By Pr Ay Nee Ng
Taken from Our Daily Bread “Three-Word Obituary” by David McCasland on March 25, 2016
Before Stig Kernell died, he told the local funeral home that he didn’t want a traditional obituary. Instead, the Swedish man instructed them to publish only three words noting his passing: “I am dead.” When Mr. Kernell died at age 92, that’s exactly what appeared. The audacity and simplicity of his unusual death notice captured the attention of newspapers around the world. In a strange twist, the international curiosity about the man with the three-word obituary caused more attention to his death than he intended. […] The three-word obituary of Jesus, “It is finished” has been transformed into an eternal anthem of praise to our Saviour. He is risen! He is risen indeed!
When Jesus was crucified, the Lord’s obituary could have read, “It is finished” as was His last cry but also “He is risen!” The audacity of Jesus’ death threw the world in turmoil and shed light on darkness. There still is an international curiosity about the man that hung on the cross that cried out, “It is finished”. His death has brought salvation to the lost, and His empty tomb has brought more attention to His death and hope to many who need a Saviour and Lord.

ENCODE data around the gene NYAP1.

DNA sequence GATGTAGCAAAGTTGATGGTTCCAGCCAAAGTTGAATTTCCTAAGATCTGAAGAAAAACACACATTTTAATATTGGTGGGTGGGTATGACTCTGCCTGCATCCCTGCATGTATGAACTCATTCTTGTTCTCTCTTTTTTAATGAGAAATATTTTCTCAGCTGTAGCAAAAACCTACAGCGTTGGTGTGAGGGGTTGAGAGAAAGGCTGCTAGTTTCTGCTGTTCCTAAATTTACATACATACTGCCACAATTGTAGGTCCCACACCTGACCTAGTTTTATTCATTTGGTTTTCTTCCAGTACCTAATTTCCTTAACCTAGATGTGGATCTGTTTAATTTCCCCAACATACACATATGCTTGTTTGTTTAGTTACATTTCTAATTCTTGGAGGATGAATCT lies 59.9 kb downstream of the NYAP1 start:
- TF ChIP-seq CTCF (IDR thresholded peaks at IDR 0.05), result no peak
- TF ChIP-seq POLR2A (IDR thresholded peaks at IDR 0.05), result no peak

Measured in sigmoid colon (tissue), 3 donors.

These three-word cry has great significance!
What does it mean to us when we say, “It is finished”? It means we have finally completed something we started a while ago and have been working on it for day, weeks, or months. Well, what do you think Jesus meant when He said, “It is finished”? In the case of Jesus, His goal was not only about the end of something but also about the beginning of something new—eternal life in Christ Jesus.
When people are about to pass on, they tend to want to give last minute instructions or tell something important. Jesus Christ had these few last sayings before the betrayal by Judas Iscariot at the Garden of Gethsemane before uttering one of the most important or poignant statements, “It is finished” from the cross. “It is finished” is only found in the Gospel of John; the Greek word for “finished” is tetelestai, an accounting term that means “paid in full”. When Jesus uttered those words, He was declaring that the debt owed to His Father was wiped away completely and forever. Not that Jesus wiped away any debt that He owed to the Father; rather, Jesus eliminated the debt owed by mankind—the debt of sin.